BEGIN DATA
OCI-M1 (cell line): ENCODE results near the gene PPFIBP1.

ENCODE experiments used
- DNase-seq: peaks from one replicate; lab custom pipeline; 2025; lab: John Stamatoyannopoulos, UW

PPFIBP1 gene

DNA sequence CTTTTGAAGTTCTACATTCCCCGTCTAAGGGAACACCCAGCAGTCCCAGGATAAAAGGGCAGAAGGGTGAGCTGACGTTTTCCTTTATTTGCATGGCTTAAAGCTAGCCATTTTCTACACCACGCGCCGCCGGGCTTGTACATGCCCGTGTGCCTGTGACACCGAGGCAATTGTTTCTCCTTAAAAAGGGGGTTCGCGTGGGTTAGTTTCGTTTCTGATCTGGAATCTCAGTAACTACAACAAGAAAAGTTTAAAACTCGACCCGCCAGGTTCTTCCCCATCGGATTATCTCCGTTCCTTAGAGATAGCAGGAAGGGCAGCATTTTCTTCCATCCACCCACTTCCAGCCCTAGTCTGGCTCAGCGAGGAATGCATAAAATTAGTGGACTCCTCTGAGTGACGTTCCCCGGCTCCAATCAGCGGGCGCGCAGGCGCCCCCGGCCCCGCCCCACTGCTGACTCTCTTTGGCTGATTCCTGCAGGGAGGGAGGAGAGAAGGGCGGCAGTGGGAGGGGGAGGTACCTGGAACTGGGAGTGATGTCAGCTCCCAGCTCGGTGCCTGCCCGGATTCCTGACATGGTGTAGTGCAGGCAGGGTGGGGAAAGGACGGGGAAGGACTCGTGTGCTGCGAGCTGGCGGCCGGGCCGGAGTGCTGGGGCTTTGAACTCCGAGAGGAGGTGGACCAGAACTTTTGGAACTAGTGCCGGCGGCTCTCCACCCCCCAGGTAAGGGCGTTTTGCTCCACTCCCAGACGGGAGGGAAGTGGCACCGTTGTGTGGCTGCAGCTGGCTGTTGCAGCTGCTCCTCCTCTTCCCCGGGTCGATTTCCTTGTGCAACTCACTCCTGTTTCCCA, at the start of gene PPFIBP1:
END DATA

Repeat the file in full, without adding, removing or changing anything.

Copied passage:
OCI-M1 (cell line): ENCODE results near the gene PPFIBP1.

ENCODE experiments used
- DNase-seq: peaks from one replicate; lab custom pipeline; 2025; lab: John Stamatoyannopoulos, UW

PPFIBP1 gene

DNA sequence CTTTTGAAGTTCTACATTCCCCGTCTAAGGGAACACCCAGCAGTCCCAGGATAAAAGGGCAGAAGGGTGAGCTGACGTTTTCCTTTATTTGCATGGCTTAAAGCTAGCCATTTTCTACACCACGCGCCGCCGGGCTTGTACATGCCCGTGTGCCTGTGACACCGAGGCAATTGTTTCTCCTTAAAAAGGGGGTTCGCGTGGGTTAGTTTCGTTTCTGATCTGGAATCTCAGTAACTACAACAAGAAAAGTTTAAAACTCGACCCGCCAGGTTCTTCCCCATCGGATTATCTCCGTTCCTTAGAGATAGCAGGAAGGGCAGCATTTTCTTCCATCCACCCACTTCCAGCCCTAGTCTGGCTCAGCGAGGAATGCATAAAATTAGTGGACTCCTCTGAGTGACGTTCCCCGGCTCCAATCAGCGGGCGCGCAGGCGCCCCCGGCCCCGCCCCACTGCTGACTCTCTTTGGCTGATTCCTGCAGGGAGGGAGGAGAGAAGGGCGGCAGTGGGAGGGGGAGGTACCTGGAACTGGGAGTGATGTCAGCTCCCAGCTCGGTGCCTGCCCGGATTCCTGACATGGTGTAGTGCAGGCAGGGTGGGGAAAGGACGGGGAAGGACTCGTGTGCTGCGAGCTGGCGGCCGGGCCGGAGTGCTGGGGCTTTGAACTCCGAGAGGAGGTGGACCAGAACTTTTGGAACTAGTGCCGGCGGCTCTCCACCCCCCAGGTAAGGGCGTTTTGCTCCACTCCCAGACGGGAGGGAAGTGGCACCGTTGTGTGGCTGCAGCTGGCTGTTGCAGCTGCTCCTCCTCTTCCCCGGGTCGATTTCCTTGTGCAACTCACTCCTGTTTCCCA, at the start of gene PPFIBP1: